Without executive authority over the warrior class, I think most of the participants in this thread would suggest it were anarchy.
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  #209  
Old 02-24-2012, 09:50 AM
erislover erislover is offline
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Hardcore libertarians... and anarchists have more in common than they'd like to begrudgingly admit sotto vocce.
Libertarians of that sort are anarchists that lack the courage of their conviction. [/trolling]
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  #210  
Old 02-24-2012, 11:01 AM
Lumpy Lumpy is offline
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Libertarians of that sort are anarchists that lack the courage of their conviction. [/trolling]
Libertarians are anarchists who don't have a hate-on for private property or a free market.

Or more seriously, libertarians believe you can have private property and a socially benign free market without a state to enforce property rights.

Last edited by Lumpy; 02-24-2012 at 11:03 AM..
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  #211  
Old 02-24-2012, 12:43 PM
BrainGlutton BrainGlutton is offline
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I know! An anarchist society can avoid recreating government by . . . recreating goverment! As a LARP! First thing after the Revolution, the leadership cabal should suggest-the-creation of a new LARP, to be played at SF cons and such, called "United States Government," and anybody who tries to found or revive any organization by that name or even infringing on the creative concept of this thing called "government" gets their ass hauled into court for copyright infr-- . . . wait, this is an anarchist society . . . Back to the drawing board.
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  #212  
Old 02-24-2012, 12:56 PM
erislover erislover is offline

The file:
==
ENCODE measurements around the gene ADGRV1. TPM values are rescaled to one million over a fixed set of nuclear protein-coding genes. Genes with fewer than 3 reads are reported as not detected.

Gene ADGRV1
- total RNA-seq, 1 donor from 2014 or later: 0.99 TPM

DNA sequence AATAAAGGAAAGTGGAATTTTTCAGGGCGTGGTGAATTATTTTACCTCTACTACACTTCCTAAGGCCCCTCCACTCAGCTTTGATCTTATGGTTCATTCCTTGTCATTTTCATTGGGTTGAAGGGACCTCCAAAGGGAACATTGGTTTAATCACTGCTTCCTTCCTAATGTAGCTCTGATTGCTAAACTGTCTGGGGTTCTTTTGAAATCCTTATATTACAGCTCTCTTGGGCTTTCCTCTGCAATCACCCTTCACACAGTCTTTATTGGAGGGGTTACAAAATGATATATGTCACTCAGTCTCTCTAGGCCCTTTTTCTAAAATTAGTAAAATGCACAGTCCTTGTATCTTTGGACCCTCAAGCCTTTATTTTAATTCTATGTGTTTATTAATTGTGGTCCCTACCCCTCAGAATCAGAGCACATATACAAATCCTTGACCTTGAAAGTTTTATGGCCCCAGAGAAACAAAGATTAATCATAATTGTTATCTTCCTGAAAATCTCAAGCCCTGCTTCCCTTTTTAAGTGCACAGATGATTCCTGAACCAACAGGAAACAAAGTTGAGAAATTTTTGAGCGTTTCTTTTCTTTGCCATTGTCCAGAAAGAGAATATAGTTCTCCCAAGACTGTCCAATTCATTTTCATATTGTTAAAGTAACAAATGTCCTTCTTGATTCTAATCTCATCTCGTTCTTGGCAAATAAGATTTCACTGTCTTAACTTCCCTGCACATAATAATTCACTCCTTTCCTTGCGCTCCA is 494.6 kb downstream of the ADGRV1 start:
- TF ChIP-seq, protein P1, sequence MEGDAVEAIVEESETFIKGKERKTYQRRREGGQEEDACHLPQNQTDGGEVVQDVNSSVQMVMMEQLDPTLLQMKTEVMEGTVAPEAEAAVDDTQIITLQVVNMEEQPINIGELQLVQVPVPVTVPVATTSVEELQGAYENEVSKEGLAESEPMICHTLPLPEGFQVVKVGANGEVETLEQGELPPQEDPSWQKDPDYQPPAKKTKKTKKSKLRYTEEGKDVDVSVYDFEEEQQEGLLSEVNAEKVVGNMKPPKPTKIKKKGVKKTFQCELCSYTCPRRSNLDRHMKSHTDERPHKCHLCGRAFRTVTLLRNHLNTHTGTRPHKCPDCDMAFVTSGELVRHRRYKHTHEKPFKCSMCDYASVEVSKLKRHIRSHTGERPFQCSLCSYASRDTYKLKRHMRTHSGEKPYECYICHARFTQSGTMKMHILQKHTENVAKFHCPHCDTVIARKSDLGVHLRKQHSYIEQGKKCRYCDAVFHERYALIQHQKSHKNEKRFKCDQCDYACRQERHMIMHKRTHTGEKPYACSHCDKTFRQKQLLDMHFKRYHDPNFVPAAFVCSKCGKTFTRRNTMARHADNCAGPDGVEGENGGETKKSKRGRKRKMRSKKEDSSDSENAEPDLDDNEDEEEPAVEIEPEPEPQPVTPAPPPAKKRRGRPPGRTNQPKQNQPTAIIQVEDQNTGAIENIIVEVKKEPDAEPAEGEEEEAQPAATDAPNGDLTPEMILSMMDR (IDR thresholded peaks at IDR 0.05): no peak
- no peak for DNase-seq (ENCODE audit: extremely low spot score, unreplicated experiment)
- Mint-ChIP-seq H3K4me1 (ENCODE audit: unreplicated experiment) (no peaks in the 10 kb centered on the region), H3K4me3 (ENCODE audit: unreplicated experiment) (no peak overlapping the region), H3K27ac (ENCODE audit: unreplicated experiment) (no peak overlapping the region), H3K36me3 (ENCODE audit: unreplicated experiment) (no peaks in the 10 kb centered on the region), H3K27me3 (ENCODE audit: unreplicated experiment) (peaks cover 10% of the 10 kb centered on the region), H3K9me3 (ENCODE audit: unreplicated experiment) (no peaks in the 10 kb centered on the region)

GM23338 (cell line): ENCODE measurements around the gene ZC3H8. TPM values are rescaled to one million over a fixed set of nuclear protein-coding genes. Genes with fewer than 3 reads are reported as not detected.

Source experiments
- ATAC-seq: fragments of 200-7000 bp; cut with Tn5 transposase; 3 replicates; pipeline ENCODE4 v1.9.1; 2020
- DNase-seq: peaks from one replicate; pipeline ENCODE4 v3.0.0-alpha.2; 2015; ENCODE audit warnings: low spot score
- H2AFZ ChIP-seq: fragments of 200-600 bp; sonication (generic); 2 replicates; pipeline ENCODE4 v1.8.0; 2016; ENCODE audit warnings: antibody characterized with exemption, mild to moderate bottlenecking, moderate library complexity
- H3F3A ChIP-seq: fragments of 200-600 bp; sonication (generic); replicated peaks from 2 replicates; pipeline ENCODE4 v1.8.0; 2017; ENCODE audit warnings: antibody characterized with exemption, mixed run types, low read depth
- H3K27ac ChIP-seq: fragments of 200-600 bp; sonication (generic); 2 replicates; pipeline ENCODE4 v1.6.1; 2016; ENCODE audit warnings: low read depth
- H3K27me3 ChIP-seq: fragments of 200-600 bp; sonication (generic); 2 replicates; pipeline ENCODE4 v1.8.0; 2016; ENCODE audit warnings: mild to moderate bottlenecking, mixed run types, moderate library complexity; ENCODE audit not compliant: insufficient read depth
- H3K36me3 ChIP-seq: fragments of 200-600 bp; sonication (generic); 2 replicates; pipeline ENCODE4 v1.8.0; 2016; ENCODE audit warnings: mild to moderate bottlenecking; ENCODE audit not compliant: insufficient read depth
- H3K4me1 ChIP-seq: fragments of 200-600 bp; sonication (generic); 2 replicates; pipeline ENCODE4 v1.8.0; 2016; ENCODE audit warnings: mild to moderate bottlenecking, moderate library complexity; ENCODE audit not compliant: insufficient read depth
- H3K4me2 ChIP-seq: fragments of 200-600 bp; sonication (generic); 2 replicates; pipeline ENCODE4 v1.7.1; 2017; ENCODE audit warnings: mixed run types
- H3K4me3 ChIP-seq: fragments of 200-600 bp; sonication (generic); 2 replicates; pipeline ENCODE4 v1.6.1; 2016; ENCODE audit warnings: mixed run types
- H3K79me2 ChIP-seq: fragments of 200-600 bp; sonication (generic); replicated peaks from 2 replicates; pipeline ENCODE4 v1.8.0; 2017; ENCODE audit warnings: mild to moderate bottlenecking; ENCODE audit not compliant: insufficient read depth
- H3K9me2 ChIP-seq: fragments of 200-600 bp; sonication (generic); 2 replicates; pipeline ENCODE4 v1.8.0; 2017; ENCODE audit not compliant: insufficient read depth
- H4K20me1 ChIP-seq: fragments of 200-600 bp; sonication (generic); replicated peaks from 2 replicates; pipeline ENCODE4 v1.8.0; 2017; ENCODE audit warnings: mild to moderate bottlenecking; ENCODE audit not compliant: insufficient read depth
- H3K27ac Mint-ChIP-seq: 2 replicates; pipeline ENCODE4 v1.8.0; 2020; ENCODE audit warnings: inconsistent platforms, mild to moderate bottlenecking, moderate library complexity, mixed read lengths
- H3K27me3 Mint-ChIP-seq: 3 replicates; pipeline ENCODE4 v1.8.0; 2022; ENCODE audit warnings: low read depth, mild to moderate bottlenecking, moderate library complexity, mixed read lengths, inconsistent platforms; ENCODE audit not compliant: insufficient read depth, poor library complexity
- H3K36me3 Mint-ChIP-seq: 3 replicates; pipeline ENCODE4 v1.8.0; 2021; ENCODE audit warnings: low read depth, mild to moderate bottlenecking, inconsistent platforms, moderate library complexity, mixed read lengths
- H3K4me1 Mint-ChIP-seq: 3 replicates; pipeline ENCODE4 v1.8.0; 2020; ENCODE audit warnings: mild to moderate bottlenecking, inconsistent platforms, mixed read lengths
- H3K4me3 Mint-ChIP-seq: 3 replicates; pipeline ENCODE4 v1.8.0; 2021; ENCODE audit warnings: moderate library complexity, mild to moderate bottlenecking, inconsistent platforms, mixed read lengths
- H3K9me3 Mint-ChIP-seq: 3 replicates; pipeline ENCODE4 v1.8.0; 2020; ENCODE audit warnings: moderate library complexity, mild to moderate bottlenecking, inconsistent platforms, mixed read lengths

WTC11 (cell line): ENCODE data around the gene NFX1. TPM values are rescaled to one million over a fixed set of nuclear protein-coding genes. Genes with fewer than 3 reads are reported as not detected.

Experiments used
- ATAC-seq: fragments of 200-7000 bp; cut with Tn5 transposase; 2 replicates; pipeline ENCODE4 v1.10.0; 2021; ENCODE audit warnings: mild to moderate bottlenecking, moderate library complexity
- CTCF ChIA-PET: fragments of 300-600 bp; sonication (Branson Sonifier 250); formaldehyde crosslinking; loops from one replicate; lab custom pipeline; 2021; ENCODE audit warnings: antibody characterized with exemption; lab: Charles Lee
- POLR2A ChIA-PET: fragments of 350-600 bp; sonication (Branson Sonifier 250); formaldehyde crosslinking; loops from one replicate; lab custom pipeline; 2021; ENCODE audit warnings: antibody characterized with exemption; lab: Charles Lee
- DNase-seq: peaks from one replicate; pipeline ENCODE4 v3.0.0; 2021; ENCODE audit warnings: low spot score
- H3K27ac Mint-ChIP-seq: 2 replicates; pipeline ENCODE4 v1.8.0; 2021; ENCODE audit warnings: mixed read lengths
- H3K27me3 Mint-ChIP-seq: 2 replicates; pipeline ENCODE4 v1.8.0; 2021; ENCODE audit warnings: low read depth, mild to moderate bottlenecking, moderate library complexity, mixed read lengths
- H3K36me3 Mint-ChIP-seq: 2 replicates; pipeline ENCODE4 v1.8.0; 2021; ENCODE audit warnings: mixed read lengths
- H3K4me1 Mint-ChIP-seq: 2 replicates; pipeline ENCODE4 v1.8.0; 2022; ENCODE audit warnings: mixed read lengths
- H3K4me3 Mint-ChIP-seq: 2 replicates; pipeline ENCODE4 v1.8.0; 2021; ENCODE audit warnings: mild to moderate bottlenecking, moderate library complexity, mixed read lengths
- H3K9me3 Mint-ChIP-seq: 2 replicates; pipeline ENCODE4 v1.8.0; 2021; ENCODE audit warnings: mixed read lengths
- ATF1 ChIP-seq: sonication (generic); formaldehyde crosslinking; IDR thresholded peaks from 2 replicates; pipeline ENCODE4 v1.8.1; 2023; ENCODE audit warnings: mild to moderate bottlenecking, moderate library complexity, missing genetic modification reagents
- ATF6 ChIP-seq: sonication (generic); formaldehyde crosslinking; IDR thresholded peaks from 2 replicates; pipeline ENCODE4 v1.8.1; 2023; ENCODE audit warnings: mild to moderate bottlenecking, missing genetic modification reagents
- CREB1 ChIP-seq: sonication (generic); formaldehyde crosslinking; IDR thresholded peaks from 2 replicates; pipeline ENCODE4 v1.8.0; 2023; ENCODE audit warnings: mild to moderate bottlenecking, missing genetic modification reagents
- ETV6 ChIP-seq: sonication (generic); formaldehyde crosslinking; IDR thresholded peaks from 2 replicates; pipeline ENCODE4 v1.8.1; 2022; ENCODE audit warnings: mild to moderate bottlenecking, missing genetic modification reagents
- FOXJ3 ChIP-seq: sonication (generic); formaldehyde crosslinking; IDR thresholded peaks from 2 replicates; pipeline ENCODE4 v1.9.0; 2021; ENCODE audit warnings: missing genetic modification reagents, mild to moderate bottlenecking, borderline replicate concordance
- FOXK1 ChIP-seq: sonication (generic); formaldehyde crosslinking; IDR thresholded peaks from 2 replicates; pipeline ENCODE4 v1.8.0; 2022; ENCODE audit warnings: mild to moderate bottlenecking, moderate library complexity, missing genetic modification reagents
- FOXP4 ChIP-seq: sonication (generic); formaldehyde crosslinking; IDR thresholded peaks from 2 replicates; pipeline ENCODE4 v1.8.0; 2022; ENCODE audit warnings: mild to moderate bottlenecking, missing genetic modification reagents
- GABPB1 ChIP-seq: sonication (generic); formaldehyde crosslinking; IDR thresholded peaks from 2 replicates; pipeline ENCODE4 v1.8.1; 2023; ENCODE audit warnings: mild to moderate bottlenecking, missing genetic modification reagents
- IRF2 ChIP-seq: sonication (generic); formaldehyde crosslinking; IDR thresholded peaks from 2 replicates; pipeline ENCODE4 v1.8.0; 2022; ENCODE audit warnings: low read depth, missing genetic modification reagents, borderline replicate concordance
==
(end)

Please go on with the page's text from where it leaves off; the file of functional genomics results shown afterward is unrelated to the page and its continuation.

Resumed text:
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I think any time anyone mentions freedom from now on, I'm going to accuse them of being anarchists. After all, any time anarchists mention rules, they've suddenly recreated an entire government.
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  #213  
Old 02-24-2012, 03:20 PM
Trinopus Trinopus is offline
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. . . any time anarchists mention rules, they've suddenly recreated an entire government. . . .
Seriously? Yes.

That's exactly the problem. If you have rules, and a mechanism for enforcing them, then...that is a government. (Or else you have absolute unanimity, which most of us think is not likely.)

You have never addressed this. You mock it, belittle it, roll your eyes... But you have never actually shown why it isn't so. Someone mentioned a place with laws against guns. Okay, and one guy says, "Nuts to that" and buys a gun. What now?
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  #214  
Old 02-24-2012, 03:55 PM
BrainGlutton BrainGlutton is offline
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Libertarians are anarchists who don't have a hate-on for private property or a free market.
True. Anarchism is a tradition very closely associated with Marxism, and most self-ID'd "anarchists" in history have viewed capital and the state as their conjoint enemies -- their class enemies, that is, the Marxist-Leninist parlance/paradigm translates exactly to the anarchist side. Any anarchist revolution is, at least in its intent, a class war.

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  #215  
Old 02-24-2012, 04:01 PM
erislover erislover is offline
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You have never addressed this. You mock it, belittle it, roll your eyes... But you have never actually shown why it isn't so.
I have addressed it at least three times. You're just not reading what I am writing.
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  #216  
Old 02-24-2012, 04:18 PM
Kobal2 Kobal2 is online now
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Originally Posted by Trinopus View Post
You have never addressed this. You mock it, belittle it, roll your eyes... But you have never actually shown why it isn't so. Someone mentioned a place with laws against guns. Okay, and one guy says, "Nuts to that" and buys a gun. What now?
I would imagine the community points a finger at the board where the rules of the community are posted, then another at the road leading out of Christiania. Believe it or not, a handgun does not grant one the power to hold 600+ people at gunpoint at once, much less force them to let one live among them.

Mostly however the problem simply does not present itself. Existing citizens agree with the rules they created implicitly. Immigrants implicitly think joining the community is more valuable to them than their gun rights. Which leaves tourists and people who come there just to score weed, and neither category has much vested interest in starting some shit.
Ironically, the only people who do regularly bring guns into the community in blatant disregard of the local laws... is the Copenhagen police.

That being said, as Untoward_Parable mentioned, anarchism isn't antithetical with government. It *is* a form of government. Anarchism is not chaos, and isn't antithetical to rules and laws either.